By Flint Whitlock

While some people regard museums as dry, dull, and dusty places, such is not the case with the National World War II Museum in New Orleans, Louisiana, where the full history of the war comes alive.

Spearheaded by the late University of New Orleans history professor and author Dr. Stephen Ambrose, it opened its doors on June 6, 2000, the 56th anniversary of the Normandy invasion, as the “National D-Day Museum,” but changed its name and mission in 2003 when the U.S. Congress officially designated the facility “America’s National World War II Museum.”

Since then, the museum has ambitiously expanded not only its focus but also its facility. A $300 million fund-raising effort has resulted in the addition of several new galleries and features (such as the Solomon Victory Theater, Stage Door Canteen, and The American Sector restaurant), with even more on the horizon. Special exhibits, USO-style entertainment shows, guest speakers, and panel discussions are held on an ongoing basis.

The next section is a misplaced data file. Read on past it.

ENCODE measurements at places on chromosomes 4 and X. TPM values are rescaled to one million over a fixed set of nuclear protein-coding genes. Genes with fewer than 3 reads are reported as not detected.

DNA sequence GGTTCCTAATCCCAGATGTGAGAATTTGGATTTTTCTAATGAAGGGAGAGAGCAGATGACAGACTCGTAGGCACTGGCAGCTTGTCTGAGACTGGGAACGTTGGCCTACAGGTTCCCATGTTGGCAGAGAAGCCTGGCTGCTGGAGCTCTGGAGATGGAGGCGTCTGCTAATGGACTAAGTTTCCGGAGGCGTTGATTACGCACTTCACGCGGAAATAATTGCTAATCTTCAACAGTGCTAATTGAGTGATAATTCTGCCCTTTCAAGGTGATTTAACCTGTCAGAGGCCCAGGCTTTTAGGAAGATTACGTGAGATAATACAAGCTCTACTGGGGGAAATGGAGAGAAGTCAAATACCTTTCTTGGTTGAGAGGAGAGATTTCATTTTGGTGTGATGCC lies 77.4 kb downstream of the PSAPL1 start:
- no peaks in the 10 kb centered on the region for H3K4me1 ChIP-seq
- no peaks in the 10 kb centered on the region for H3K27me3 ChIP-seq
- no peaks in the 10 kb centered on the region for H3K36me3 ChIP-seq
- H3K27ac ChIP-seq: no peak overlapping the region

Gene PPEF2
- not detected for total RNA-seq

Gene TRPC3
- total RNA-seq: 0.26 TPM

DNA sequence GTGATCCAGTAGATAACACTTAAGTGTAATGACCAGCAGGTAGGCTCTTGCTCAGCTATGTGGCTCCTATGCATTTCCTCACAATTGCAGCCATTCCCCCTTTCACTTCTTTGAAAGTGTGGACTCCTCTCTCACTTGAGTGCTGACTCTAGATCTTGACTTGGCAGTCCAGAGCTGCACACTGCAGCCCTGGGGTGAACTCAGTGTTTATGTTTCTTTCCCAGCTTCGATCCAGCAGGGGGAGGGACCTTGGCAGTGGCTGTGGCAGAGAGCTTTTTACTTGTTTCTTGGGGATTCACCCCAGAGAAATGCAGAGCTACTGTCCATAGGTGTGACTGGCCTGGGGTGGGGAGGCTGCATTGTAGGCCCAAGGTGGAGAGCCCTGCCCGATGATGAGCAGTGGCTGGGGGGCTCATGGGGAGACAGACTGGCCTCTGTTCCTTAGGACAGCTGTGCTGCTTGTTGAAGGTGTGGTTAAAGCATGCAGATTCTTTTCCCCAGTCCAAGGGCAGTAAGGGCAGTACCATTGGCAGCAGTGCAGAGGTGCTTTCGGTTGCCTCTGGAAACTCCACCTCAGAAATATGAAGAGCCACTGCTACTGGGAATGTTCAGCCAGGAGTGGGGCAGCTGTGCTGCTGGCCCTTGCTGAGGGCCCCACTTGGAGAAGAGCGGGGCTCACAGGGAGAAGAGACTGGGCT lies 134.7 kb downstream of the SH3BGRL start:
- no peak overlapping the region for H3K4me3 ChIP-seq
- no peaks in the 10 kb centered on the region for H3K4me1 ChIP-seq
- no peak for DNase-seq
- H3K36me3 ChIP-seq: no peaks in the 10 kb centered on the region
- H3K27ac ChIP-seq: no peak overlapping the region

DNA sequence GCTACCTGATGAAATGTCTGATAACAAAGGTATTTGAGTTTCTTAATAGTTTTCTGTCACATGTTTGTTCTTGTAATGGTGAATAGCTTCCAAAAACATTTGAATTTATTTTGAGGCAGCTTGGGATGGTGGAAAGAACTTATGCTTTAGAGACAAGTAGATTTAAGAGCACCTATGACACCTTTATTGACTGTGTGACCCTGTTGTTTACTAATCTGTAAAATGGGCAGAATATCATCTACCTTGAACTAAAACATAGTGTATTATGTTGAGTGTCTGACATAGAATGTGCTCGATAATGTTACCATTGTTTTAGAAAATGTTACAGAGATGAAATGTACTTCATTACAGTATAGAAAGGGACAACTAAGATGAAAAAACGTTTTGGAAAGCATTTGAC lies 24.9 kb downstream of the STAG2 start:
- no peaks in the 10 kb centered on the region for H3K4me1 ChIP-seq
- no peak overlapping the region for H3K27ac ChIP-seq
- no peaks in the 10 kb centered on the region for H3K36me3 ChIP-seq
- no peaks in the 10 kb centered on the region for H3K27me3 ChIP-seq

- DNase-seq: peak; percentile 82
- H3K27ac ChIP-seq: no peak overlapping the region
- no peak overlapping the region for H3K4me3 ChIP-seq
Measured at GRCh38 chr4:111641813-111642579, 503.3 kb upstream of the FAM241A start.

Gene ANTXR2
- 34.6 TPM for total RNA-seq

The museum building itself is several stories high. Visitors begin their self-guided tour on the top floor and work their way down toward the ground floor. The museum is organized in chronological order, with the top floor discussing the political, social, and economic conditions that led up to World War II and the relative military strengths of major nations at the beginning of the war.

Maps, photos, descriptive panels, and well-organized displays of artifacts (including a C-47 transport plane, landing craft, and armored vehicles) give visitors a comprehensive, easily understood overview of the entire conflict.

The average visit takes about 21/2-3 hours. A gift shop is on the premises, and the facility is handicap-accessible.

After surviving 2005’s Hurricane Katrina with minimal damage, the museum today is bigger and better than ever, with even more exciting plans for the future.

945 Magazine Street (at Andrew Higgins Drive), New Orleans, LA

(504) 528-1944


Admission fee charged; see website for pricing

Open seven days a week, 9:00 am—5:00 pm (Closed Mardi Gras Day, Thanksgiving Day, Christmas Eve, and Christmas Day

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